Bengaluru: It’s a blazing hot day and florist Anand Poojary is busy taking orders on the phone from his small shop, located on a busy main road in Moodbidari town in Dakshina Kannada district—about 350km from Bengaluru.

Poojary is well known among the locals as the father of Prashant Poojary, a Bajrang Dal worker who was killed in October 2015.

More than 200km away, Kamalakar Mesta, father of 21-year-old Paresh Mesta, gets ready to hand over the Bharatiya Janata Party (BJP) flag that would kick-start the “Karnataka Suraksha Yatre", dubbed Hindutva Padayatre, from Ankola, Uttara Kannada district.

Prashant Poojary’s association with right-wing groups was no secret. However, Paresh Mesta, who was found dead under mysterious circumstances in December last year, had no known links with Hindutva organizations. Still, Kamalakar Mesta now supports the BJP because to him it stands up for Hindus.

Heading into assembly elections, BJP has left little to chance in communally sensitive coastal Karnataka by highlighting topics like the attacks on people associated with Hindu right-wing workers, cow slaughter and love jihad among other contentious issues. The BJP terms these killings communally motivated and targets the ruling Congress as anti-Hindu. The BJP wants a repeat of its 2008 assembly elections performance where it bagged 14 of the 24 assembly seats in the four districts of coastal Karnataka (including Chikmagalur).

BJP has stood by the families of victims while the Congress has done little to comfort them. Anand Poojary never got a visit from the local Congress legislator after his son was killed but right-wing groups have given him almost Rs20 lakh and cleared all his debts. He has even given Rs1 lakh to another victim’s family.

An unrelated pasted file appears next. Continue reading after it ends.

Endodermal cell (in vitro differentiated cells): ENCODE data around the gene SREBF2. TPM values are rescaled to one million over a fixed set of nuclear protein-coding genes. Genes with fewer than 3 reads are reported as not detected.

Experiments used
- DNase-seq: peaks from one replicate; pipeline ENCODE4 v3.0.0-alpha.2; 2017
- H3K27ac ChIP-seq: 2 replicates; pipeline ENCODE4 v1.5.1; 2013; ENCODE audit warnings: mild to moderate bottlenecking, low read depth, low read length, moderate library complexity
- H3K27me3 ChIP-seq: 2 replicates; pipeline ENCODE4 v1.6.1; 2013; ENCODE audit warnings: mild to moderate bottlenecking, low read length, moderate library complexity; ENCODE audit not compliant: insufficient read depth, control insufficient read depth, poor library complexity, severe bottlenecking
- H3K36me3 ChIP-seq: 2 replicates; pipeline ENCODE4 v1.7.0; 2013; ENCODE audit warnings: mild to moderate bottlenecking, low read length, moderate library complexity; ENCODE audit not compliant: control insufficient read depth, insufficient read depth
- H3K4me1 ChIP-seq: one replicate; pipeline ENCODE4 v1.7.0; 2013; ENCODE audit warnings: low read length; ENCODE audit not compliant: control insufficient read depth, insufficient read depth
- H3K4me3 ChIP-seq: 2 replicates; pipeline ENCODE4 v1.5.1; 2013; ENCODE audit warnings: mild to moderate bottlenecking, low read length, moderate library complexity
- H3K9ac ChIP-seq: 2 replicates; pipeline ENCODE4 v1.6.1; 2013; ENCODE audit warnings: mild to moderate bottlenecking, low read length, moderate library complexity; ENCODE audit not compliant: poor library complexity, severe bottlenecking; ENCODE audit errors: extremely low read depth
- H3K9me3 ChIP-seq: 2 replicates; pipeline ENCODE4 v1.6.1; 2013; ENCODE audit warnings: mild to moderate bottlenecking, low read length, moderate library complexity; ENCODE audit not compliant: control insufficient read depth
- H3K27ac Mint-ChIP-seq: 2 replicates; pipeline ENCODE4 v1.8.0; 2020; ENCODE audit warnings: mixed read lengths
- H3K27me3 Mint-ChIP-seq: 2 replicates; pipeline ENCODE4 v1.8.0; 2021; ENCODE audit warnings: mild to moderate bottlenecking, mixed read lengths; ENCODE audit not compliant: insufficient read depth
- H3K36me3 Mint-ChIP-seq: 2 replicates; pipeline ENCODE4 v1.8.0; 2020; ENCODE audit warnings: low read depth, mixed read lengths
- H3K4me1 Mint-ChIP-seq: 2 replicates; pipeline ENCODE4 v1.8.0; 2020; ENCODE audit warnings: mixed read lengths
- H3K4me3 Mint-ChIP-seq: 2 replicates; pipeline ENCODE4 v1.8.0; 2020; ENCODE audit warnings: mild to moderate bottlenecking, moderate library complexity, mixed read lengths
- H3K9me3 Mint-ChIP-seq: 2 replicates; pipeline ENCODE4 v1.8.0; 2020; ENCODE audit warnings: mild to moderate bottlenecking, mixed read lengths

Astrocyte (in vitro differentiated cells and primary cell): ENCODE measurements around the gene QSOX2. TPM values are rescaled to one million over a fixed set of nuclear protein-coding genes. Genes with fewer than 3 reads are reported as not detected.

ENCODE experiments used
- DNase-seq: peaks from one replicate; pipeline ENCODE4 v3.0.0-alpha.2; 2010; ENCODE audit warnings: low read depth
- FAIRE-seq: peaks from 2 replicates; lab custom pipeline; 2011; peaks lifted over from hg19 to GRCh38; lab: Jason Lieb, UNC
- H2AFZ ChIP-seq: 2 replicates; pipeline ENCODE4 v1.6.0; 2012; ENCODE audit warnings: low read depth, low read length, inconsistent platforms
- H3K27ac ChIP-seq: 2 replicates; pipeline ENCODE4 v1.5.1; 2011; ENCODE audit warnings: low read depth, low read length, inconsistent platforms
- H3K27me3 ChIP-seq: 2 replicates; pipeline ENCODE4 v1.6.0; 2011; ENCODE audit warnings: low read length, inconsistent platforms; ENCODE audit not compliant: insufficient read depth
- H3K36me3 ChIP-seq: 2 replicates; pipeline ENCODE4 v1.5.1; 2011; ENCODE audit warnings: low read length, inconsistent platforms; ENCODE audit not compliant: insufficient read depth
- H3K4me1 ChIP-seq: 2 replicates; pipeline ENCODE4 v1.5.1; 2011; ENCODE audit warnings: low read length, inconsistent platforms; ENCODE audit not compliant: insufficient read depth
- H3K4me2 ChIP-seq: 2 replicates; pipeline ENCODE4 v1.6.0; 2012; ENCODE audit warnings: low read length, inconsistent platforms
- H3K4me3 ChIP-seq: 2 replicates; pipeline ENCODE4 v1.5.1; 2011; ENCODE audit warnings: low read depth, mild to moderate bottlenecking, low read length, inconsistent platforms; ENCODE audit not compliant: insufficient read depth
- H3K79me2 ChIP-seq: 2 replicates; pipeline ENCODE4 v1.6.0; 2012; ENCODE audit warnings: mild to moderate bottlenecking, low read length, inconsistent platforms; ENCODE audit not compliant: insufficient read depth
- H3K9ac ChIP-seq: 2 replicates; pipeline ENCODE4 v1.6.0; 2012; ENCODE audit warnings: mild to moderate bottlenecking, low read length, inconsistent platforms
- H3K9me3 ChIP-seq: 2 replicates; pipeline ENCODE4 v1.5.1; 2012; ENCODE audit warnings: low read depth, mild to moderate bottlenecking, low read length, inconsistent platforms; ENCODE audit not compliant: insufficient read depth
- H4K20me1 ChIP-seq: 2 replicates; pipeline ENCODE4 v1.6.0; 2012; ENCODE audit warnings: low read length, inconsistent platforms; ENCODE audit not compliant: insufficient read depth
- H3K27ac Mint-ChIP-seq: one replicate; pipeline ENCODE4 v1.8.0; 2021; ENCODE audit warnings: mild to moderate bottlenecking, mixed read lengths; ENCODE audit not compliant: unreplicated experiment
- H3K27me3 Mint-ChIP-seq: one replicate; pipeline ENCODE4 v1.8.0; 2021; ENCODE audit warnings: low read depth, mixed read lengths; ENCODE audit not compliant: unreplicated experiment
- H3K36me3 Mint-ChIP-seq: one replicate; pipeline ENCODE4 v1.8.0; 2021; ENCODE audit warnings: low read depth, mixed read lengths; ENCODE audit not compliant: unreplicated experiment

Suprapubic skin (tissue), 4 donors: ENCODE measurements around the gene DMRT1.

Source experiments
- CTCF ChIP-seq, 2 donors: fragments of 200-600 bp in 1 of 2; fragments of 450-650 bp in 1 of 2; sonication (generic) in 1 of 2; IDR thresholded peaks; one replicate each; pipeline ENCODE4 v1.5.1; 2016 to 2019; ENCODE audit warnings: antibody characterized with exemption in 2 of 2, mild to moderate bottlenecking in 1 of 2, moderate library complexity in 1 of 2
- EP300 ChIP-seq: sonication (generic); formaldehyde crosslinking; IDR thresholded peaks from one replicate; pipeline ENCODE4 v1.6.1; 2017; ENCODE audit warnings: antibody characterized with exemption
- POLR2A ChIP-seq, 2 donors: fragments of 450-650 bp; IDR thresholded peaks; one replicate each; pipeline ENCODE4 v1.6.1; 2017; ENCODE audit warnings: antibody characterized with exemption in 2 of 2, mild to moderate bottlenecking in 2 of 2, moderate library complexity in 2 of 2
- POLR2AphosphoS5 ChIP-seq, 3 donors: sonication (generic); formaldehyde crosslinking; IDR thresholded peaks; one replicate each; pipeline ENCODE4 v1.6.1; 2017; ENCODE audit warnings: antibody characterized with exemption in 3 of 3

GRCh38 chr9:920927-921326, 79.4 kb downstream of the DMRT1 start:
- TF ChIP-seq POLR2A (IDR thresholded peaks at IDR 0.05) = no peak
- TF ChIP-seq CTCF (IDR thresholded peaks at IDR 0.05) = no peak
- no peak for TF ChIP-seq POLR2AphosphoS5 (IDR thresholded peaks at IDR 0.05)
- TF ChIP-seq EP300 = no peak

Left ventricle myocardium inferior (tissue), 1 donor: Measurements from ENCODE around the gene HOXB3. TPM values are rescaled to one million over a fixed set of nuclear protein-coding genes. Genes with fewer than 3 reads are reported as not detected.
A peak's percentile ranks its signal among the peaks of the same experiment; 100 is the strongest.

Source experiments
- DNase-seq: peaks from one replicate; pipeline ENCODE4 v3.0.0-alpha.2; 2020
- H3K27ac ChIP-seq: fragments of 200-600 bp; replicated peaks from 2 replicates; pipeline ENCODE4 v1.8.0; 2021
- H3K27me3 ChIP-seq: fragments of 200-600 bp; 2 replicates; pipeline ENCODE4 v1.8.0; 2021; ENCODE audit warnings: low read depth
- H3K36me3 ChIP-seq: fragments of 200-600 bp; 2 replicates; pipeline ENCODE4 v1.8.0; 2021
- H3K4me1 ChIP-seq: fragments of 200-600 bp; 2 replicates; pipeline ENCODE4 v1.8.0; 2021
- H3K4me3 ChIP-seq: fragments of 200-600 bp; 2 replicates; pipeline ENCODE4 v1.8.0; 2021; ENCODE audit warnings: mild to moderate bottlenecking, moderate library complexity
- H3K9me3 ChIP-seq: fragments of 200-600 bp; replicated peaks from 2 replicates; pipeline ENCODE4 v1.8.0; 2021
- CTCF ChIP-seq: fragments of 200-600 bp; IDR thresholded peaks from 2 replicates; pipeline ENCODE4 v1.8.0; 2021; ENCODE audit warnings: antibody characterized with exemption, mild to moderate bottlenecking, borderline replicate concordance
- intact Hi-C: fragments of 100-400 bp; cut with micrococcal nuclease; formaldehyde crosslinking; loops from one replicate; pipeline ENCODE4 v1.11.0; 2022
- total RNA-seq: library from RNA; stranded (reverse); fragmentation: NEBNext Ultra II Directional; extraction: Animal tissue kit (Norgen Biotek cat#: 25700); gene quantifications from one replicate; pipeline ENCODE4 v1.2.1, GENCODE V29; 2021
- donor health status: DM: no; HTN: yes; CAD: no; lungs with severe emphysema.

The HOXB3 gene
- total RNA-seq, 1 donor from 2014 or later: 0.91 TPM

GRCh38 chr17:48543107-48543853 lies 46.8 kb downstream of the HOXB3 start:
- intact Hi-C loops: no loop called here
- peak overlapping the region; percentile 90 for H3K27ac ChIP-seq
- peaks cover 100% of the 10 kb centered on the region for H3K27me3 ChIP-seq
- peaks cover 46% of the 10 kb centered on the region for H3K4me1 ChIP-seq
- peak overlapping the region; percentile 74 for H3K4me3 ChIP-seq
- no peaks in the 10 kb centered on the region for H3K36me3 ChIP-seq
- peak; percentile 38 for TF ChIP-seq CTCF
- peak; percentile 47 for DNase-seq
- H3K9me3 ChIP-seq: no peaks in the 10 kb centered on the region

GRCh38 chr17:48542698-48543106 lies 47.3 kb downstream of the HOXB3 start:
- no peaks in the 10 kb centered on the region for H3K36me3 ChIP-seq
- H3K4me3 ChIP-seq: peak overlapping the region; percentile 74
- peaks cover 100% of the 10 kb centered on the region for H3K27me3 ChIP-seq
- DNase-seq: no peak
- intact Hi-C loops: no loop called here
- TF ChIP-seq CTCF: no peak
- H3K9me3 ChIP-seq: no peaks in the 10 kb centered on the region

The story is similar with other victims although some have received government compensation.

BJP claims over 23 people associated with right-wing organizations have been killed in the last two years. The state government has denied this.

Although the police are yet to complete the probe on Mesta’s death, BJP has termed it communal and diluting any subsequent clarifications by the authorities.

Efforts by the Congress to highlight the fact that most victims belong to backward classes (its main support base) and target BJP’s upper class dominated politics have failed to cut ice in a region where religion plays a greater role than caste.

Of the 24 assembly seats in coastal Karnataka (including Chikmagalur), the Congress bagged 14 in the 2013 elections while the BJP managed only five. However, all three parliamentary seats—Uttara Kannada, Dakshina Kannada and Udupi-Chikmagalur—went with the BJP in 2014.

To be sure, at least 11 Muslim youths have also been killed in communally triggered incidents, according to the state government.

A notification by the Siddaramaiah-led Congress government to withdraw cases against “innocent minorities" (mainly Muslims) arrested in communal cases, has not helped either.